This picture, released by Hubble’s Wide Field Camera 3 on Dec. 1, 2016, shows NGC 4696, the largest galaxy in the Centaurus Cluster.
NASA, ESA/Hubble, A. Fabian
December 5, 2016 2:39 PM EST

It is hard to focus on just one galaxy when it lives within a cluster of hundreds of others. The Hubble Space Telescope, however, has done just that, producing a new and striking image of galaxy NGC 4696, which is part of the Centaurus galaxy cluster, but stands out among the rest as the brightest.

Located 150 million light years away from Earth, NGC 4696 is categorized as an elliptical galaxy, with thread-like filaments expanding from the galaxy’s center. At its core lies a supermassive black hole, which is responsible for its appearance. Energy from the black hole floods the inside of the galaxy, which causes heated streams of gas to push out, along with the filaments that expand beyond the center, according to the European Space Agency.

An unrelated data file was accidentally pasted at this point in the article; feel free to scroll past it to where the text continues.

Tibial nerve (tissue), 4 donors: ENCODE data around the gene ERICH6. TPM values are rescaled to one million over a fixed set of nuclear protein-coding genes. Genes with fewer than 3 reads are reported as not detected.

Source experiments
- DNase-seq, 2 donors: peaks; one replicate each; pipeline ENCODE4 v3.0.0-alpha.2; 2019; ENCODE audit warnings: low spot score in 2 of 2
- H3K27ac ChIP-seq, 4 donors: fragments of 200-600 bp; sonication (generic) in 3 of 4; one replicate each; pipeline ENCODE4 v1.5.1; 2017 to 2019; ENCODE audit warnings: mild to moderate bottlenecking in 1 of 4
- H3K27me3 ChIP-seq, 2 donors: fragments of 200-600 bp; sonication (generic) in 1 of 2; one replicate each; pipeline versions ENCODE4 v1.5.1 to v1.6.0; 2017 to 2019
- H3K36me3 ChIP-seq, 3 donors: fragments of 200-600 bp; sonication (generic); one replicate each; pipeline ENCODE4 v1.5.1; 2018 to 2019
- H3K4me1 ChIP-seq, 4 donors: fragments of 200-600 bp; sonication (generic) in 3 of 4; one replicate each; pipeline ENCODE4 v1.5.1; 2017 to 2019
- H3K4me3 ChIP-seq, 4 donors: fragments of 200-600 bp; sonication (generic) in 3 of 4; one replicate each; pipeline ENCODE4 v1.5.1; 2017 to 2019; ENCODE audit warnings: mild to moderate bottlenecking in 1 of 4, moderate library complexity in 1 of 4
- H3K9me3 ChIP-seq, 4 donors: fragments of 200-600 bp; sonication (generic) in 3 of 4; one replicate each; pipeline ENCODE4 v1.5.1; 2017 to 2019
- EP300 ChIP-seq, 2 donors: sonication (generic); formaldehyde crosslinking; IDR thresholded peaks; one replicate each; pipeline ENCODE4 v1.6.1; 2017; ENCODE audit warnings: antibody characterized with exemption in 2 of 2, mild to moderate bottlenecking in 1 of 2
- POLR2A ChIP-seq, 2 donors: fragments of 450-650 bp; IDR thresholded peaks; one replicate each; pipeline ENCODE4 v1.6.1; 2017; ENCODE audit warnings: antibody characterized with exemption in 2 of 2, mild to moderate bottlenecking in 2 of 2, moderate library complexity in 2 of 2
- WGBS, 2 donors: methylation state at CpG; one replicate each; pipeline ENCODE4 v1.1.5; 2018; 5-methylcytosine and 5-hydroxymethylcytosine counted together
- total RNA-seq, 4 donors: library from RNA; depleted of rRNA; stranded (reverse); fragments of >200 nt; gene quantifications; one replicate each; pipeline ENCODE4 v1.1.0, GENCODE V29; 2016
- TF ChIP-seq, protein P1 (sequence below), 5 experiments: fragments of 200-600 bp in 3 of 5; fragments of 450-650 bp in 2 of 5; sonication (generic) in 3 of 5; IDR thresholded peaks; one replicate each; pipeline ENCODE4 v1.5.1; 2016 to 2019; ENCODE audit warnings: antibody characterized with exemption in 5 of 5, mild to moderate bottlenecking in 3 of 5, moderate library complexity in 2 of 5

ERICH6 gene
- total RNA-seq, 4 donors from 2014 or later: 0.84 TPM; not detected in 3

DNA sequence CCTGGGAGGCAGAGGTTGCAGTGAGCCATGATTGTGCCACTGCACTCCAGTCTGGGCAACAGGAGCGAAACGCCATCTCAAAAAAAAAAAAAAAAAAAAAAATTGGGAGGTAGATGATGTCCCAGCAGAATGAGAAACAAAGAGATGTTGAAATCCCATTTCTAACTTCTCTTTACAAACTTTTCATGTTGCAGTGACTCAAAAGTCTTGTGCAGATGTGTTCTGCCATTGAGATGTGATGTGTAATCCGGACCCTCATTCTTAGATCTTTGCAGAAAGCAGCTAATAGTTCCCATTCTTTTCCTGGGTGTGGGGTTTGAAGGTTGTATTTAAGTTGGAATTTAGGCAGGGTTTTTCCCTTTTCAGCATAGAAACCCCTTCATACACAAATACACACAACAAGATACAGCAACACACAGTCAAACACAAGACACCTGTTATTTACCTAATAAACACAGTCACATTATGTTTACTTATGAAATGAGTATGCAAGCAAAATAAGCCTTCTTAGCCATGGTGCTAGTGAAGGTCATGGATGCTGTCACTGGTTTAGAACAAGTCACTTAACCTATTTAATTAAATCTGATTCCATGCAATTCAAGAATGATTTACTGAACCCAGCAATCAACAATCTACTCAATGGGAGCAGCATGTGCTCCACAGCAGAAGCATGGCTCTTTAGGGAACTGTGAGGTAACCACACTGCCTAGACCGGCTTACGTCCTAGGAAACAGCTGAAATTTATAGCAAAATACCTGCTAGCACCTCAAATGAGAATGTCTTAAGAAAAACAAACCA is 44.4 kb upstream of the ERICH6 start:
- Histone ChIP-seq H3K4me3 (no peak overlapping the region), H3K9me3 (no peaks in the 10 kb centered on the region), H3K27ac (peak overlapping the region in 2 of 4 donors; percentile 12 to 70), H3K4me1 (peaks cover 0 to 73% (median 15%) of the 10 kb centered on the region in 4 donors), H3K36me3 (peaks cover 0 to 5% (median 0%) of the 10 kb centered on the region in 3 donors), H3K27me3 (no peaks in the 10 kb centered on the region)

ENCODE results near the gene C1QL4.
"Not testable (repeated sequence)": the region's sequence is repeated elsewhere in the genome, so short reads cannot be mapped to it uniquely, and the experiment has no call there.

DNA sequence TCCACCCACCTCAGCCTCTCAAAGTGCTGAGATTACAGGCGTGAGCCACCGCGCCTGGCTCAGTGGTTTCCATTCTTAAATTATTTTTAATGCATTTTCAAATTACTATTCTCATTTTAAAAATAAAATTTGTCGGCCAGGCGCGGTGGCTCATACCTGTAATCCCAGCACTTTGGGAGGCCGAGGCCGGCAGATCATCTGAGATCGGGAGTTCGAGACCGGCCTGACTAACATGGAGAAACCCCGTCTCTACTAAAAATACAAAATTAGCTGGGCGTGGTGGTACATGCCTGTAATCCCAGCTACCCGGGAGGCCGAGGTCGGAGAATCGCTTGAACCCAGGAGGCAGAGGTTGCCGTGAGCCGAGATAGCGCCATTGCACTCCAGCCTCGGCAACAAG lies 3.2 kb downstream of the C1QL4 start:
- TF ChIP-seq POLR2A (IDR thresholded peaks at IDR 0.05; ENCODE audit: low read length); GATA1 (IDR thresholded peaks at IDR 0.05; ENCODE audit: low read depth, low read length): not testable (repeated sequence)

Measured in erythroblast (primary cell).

These looping and swirling strands expand only until they are dragged back in and eventually consumed by the black hole. For now, however, NGC 4696 is putting on quite a show.

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